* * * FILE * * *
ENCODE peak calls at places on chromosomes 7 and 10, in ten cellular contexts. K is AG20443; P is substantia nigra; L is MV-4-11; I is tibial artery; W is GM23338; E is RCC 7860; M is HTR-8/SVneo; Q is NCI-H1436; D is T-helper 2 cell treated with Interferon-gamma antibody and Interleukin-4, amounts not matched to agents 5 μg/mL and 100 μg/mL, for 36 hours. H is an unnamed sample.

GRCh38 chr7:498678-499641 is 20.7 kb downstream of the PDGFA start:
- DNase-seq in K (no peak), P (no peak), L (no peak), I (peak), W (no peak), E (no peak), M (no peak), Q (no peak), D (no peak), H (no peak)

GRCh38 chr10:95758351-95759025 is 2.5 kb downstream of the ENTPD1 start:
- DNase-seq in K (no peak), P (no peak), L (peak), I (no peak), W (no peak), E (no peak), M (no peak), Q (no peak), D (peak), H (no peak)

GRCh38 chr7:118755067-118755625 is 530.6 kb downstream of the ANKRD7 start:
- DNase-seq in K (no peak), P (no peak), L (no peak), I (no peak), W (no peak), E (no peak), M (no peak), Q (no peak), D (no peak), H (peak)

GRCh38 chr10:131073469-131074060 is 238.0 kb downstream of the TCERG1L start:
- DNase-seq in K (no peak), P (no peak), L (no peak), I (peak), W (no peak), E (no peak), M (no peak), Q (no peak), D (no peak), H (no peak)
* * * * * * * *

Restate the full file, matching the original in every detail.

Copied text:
ENCODE peak calls at places on chromosomes 7 and 10, in ten cellular contexts. K is AG20443; P is substantia nigra; L is MV-4-11; I is tibial artery; W is GM23338; E is RCC 7860; M is HTR-8/SVneo; Q is NCI-H1436; D is T-helper 2 cell treated with Interferon-gamma antibody and Interleukin-4, amounts not matched to agents 5 μg/mL and 100 μg/mL, for 36 hours. H is an unnamed sample.

GRCh38 chr7:498678-499641 is 20.7 kb downstream of the PDGFA start:
- DNase-seq in K (no peak), P (no peak), L (no peak), I (peak), W (no peak), E (no peak), M (no peak), Q (no peak), D (no peak), H (no peak)

GRCh38 chr10:95758351-95759025 is 2.5 kb downstream of the ENTPD1 start:
- DNase-seq in K (no peak), P (no peak), L (peak), I (no peak), W (no peak), E (no peak), M (no peak), Q (no peak), D (peak), H (no peak)

GRCh38 chr7:118755067-118755625 is 530.6 kb downstream of the ANKRD7 start:
- DNase-seq in K (no peak), P (no peak), L (no peak), I (no peak), W (no peak), E (no peak), M (no peak), Q (no peak), D (no peak), H (peak)

GRCh38 chr10:131073469-131074060 is 238.0 kb downstream of the TCERG1L start:
- DNase-seq in K (no peak), P (no peak), L (no peak), I (peak), W (no peak), E (no peak), M (no peak), Q (no peak), D (no peak), H (no peak)